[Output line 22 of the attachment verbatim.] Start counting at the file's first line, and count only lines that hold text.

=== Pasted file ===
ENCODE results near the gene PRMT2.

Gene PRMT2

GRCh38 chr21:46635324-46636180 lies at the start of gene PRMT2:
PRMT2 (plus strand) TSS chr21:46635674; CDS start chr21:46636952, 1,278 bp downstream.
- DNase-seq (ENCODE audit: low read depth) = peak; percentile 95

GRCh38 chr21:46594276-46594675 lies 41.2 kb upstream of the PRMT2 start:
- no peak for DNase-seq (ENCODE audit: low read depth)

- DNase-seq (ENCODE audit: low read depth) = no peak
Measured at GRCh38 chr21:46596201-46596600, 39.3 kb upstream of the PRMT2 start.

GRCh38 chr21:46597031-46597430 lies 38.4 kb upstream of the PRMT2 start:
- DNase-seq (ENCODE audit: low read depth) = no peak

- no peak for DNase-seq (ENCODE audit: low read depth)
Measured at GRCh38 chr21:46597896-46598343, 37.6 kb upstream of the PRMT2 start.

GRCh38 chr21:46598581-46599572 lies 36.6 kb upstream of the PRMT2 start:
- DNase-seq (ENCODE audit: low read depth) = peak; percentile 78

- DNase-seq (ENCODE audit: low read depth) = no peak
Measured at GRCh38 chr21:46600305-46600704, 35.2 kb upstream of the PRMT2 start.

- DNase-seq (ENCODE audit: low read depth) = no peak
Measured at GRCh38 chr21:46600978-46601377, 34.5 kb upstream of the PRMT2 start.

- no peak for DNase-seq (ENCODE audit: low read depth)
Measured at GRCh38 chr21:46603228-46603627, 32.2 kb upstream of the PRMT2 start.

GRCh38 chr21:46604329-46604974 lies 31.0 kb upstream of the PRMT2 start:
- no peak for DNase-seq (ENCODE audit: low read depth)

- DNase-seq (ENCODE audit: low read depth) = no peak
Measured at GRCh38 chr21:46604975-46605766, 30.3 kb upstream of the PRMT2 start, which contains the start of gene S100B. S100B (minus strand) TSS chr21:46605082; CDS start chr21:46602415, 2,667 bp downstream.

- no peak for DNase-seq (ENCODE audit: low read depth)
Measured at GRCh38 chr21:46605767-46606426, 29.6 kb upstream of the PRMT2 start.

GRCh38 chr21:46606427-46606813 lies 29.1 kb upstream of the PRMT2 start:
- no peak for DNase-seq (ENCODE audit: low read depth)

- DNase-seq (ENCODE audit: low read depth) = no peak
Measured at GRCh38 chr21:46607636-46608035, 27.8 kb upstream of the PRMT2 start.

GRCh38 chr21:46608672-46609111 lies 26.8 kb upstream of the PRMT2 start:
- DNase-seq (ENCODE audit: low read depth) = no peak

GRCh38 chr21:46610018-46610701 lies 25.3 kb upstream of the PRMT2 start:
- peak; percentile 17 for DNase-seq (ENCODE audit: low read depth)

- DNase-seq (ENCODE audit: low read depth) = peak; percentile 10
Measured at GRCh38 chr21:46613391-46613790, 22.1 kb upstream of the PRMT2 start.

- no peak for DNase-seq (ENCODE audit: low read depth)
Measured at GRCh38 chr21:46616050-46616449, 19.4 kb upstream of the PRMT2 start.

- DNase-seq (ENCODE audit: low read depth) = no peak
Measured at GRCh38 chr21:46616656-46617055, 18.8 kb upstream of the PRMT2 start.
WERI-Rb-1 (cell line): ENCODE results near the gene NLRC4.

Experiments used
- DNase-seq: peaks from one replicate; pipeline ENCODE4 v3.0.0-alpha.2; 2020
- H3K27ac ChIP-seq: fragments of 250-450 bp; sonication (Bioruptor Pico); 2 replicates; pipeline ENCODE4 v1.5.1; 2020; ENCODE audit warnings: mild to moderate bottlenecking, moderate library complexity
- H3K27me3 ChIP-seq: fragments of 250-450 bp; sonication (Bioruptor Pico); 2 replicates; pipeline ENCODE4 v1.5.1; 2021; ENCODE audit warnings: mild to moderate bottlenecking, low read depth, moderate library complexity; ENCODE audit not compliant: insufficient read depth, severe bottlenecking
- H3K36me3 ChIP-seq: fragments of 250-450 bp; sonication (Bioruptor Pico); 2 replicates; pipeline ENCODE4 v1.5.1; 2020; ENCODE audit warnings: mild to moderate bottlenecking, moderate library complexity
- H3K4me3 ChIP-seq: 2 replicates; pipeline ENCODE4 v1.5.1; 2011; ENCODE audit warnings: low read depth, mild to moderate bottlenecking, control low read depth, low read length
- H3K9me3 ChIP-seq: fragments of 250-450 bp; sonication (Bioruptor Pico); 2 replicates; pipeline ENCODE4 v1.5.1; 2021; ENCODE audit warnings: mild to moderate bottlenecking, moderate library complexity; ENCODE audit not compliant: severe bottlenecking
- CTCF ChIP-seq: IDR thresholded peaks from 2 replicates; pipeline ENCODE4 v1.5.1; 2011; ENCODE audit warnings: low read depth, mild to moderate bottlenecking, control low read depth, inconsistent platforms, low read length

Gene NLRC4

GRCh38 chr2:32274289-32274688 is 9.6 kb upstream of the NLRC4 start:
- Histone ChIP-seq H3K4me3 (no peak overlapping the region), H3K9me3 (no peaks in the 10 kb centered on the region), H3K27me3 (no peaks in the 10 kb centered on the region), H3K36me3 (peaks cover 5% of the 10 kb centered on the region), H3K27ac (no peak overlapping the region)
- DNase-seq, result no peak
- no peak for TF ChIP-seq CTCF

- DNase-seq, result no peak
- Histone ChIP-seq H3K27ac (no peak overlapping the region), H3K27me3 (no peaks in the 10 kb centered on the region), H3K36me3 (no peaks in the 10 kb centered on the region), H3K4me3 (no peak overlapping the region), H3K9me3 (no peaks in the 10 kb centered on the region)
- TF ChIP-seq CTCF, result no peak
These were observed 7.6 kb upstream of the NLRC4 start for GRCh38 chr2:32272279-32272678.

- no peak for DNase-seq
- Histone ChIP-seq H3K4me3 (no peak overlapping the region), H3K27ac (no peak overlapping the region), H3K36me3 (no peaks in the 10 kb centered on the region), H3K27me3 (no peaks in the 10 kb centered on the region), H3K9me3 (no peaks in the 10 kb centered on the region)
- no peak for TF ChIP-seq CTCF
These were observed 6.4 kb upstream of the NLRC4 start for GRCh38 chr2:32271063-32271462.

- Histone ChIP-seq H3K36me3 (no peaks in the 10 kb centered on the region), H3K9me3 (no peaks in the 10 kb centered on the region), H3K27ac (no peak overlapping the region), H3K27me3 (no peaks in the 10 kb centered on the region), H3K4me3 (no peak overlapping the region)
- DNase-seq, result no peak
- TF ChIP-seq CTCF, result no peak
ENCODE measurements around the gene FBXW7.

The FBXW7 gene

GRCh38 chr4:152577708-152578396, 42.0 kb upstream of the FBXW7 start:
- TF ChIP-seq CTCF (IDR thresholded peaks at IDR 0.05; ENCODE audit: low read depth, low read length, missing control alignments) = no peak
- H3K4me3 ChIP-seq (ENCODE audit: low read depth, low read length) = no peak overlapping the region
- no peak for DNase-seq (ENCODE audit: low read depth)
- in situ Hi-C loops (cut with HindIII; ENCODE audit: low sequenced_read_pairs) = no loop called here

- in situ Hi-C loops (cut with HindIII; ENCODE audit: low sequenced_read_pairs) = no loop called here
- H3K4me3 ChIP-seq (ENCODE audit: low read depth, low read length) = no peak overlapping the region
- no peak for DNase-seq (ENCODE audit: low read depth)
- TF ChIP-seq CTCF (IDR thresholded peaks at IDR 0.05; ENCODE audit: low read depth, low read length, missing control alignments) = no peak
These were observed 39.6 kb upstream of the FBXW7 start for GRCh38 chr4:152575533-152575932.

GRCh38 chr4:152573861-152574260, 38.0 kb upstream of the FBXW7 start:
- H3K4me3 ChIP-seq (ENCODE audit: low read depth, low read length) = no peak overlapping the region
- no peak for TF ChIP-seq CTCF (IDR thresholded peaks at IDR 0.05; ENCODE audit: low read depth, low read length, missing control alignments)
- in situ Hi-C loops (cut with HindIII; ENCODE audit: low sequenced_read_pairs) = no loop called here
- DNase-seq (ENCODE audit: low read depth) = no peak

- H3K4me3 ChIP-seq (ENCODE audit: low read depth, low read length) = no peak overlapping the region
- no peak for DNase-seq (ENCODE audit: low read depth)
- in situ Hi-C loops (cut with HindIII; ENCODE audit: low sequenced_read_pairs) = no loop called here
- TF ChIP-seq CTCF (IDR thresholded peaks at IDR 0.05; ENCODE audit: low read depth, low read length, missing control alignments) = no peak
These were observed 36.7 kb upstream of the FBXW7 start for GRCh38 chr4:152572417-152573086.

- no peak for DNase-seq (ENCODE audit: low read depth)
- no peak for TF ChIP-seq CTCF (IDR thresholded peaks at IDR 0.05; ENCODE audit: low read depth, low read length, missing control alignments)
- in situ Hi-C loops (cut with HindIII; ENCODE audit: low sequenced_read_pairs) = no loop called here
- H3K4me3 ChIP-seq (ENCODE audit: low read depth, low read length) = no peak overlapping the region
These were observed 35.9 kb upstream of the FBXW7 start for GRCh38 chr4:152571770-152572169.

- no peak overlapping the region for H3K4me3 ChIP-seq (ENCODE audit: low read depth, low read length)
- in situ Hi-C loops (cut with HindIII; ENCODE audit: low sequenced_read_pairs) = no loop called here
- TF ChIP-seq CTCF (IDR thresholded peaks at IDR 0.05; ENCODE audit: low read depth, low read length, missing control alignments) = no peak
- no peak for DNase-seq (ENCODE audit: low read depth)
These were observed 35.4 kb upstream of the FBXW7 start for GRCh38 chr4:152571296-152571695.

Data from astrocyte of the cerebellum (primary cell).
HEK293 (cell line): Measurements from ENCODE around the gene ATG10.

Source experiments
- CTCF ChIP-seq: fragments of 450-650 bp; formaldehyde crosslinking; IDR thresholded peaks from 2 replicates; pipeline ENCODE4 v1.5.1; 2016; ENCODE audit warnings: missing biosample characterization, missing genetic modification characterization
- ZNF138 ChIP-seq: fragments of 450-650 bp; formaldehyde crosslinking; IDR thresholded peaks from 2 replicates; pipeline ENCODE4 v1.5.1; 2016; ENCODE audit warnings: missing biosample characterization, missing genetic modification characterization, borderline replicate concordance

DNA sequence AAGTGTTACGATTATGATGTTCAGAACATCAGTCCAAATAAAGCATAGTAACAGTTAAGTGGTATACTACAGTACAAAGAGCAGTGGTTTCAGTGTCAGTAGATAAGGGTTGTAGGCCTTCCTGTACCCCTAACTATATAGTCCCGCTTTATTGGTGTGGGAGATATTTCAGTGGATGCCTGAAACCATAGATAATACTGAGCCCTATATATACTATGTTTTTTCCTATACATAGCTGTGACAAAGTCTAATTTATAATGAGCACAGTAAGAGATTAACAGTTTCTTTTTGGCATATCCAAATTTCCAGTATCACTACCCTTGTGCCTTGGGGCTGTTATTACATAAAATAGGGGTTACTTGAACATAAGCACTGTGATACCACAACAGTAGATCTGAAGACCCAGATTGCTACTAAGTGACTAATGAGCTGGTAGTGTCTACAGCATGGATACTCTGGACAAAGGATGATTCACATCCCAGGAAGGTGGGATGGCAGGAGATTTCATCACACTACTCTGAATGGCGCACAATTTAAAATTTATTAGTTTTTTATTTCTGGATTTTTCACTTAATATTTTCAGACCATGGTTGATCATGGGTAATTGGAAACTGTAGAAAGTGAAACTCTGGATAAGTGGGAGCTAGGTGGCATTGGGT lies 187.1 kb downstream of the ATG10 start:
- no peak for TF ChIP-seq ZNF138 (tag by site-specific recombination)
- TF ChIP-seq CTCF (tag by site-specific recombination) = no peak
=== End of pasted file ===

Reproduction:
GRCh38 chr21:46604329-46604974 lies 31.0 kb upstream of the PRMT2 start: